My Nissan Leaf test drive and review

Discussion in 'General Diesel Discussion' started by chittychittybangbang, Jul 24, 2011.

  1. chittychittybangbang

    chittychittybangbang Administrator

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    Cliffs notes: not ready for the mainstream.

    I don’t have pictures or specs to accompany this review because there are a million pics and technical specs you can find elsewhere if you don’t know what this car looks like or is about. This review is just my opinion of the car.

    The main reason is that to be mainstream, it requires a change in consumer behavior. It’s incredibly easy for people to change but they aren’t used to plugging in the car overnight or planning their routes.
    This is necessary because the car’s range is around 100 miles. Unfortunately, the EPA estimates range at 73 miles/charge which is closer to many people will see. Under conditions like a heat wave or very cold temperatures, range could be further reduced because you’re blasting the AC or heater. While you can plug in the car to preheat or pre-cool the car, you will most likely not have this ability where you’re parked during the day.

    Hit the jump to my EV website for the full review: http://www.evwaudi.com/2011/07/my-nissan-leaf-test-drive-and-review/
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  2. gt4494

    gt4494 Member

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    Have they ever figured out what the life of the batteries are or what it might cost to replace them? This question is also about the gas/electric cars like the Prius.

    I know that with my driving requirements (trips over 200 miles one way) the current technology of total electric will not support.

    I do take pleasure in watching the Prius try to do 80mph on the interstate knowing my TDI is getting almost the same fuel mileage and I can blow him into the weeds anytime I want to..:D
  3. chittychittybangbang

    chittychittybangbang Administrator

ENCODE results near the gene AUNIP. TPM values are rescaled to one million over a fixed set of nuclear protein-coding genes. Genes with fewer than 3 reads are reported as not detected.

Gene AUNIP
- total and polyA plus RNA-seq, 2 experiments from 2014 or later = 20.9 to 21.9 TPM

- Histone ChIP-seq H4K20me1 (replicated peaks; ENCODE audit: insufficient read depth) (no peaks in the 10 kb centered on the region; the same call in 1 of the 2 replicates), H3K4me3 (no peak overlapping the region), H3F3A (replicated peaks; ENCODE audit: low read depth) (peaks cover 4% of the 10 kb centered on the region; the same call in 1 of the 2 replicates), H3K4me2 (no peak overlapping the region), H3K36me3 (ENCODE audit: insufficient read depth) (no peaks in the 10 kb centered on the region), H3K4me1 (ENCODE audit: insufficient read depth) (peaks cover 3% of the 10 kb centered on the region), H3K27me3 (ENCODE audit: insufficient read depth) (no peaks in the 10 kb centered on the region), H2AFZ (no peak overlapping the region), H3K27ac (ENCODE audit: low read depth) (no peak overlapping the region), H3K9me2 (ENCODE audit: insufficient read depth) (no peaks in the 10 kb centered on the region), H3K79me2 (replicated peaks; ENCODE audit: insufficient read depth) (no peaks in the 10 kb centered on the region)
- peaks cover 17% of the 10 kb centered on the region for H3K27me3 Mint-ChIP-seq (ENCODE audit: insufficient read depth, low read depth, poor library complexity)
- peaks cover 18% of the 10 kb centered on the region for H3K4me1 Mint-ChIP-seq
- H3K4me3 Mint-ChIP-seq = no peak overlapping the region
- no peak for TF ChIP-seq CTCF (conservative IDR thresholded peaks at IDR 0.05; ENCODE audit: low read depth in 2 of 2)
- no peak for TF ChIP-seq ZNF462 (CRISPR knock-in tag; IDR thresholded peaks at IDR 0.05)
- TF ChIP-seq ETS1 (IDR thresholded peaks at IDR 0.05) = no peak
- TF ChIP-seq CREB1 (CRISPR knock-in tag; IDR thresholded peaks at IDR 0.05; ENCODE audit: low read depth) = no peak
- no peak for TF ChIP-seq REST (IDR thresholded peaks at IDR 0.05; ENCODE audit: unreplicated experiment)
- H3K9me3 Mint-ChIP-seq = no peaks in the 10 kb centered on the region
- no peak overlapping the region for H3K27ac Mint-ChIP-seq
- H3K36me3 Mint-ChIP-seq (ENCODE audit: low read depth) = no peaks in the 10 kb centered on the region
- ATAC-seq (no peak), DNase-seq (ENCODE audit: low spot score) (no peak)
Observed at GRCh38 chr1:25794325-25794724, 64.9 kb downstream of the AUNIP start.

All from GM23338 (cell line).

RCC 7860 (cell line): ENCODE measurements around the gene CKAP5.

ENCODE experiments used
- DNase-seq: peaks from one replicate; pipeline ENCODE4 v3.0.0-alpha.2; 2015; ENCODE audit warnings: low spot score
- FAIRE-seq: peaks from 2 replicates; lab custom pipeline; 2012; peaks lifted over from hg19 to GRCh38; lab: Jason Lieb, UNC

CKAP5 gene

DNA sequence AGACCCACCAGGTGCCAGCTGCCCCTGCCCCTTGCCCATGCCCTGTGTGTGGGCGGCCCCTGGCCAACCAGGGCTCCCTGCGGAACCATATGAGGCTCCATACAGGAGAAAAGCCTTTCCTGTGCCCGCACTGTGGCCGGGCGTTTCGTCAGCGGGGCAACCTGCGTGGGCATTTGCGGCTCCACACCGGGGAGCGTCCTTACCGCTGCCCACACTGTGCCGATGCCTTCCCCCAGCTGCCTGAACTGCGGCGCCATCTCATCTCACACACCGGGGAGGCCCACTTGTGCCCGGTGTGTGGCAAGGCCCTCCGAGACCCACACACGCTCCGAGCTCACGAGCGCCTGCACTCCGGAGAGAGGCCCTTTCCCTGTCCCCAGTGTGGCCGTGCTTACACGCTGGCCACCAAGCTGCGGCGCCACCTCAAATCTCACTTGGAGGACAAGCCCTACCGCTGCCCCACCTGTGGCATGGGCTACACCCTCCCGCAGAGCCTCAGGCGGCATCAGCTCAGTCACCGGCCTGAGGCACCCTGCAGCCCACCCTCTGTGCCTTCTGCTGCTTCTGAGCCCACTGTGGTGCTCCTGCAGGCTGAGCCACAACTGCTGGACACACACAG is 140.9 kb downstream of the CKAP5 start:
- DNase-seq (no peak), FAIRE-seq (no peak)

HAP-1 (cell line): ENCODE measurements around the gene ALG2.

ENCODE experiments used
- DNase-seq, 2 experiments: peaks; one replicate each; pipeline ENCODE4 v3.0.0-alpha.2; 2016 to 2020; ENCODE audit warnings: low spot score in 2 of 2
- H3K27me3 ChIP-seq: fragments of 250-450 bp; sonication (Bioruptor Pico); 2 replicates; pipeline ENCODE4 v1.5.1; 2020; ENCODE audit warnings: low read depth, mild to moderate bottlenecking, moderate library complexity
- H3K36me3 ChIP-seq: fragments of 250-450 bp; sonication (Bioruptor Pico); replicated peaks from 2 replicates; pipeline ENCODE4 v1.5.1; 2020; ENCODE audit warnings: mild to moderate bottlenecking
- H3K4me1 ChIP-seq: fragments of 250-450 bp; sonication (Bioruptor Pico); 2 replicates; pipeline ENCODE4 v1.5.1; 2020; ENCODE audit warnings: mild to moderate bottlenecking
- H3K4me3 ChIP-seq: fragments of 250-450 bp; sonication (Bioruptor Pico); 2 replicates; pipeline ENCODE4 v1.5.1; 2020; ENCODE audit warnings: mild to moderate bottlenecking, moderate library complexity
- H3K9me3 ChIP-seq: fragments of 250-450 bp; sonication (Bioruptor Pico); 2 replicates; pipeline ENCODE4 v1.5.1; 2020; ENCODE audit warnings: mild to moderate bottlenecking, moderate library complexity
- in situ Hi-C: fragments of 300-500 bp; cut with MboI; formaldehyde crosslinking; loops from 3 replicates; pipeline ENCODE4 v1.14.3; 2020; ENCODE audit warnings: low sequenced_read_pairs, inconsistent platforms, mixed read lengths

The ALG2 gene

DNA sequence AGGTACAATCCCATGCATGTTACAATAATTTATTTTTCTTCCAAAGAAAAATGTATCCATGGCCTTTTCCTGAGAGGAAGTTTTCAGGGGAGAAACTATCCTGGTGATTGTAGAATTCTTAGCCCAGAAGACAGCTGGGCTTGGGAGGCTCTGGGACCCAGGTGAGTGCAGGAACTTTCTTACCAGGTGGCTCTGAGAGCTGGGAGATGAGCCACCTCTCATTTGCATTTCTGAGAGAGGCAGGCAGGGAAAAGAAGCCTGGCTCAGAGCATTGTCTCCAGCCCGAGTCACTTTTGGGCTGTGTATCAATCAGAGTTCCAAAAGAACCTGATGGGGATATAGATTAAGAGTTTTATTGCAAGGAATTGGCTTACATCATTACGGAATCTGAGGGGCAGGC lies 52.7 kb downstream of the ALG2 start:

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    The life of the batteries is high and they have an 8 year warranty/100k, the highest warranty item on the car. They can also replace individual cells instead of the whole pack. So even if you're out of warranty cell replacement shouldn't be too bad.

    Like the review says, I can't wait for the Golf EV....version 3.0! Most people are open to driving electric cars but not in their current price/performance/range situation.
  4. darrelld

    darrelld Member

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    My concern with the Leaf is lack of battery active thermal management. Extreme temps would have to significantly shorten battery life over time.

    Coworker with Civic Hybrid has an 8 year battery warranty but the Civic has deteriorated to the point the car will not cool properly in the 110+ summers we have recently. Honda so far has been unwilling to accept the warranty claim for battery replacement.
  5. dezel

    dezel Member

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    I think it was edmunds.com that said you have to factor in $2200 for the charging station.
    Chevy volt was about $1475 in addition to a $40k sticker price. A full charge is about 3-4 hrs. A quicker charge because they use 240 volts. It wont work for me because I drive about 100 miles a day,hills etc. Its a thumbs up in some ways but you have to factor in the impact on the electric grid.
  6. benfactorial

    benfactorial New Member

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    Yeah, the EV technology is still not ripe. 3 things would have to happen for me to even consider buying an EV:
    1. longer range - at least 150 miles average
    2. widely available public charging stations (Where can I charge my car if I'm on a road trip?)
    3. Quicker charges - if I can get enough energy out of a 15-min charge to get home, in most circumstances, that would be acceptable
  7. chittychittybangbang

    chittychittybangbang Administrator

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    I heard an interview with Ghosn on the Leaf. Most early adopters understand the limitations and are only running the battery down to around 40% during normal use.

    2. They believe that places like Whole Foods will pay for free charging stations so you can charge your car when you're inside paying 50% more for the same brand orange juice you can buy at the valu-mart.

    3. The main enemy here is heat. Heat kills batteries. Fast charging makes heat. The household charger charges to 100%, their quick charger only charges to 80% even with the coolant system. Even though the car has no engine it still uses coolant for the batteries. There are some exciting battery developments but I'll wait.

    IMHO, the future is in supercapacitors. Vs. chemical batteries they charge nearly instantly and are the real key to a full transition to electric cars. This idea has been floating around for years but there needs to be real breakthroughs to move forward. At that point the electric car will be fully ripe.
  8. drsmile

    drsmile New Member

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    There was a school that built a TDI powered "supercar" project that had a supercap for burst acceleration and brake regen. It seems like a no brainer that this is the future solution.

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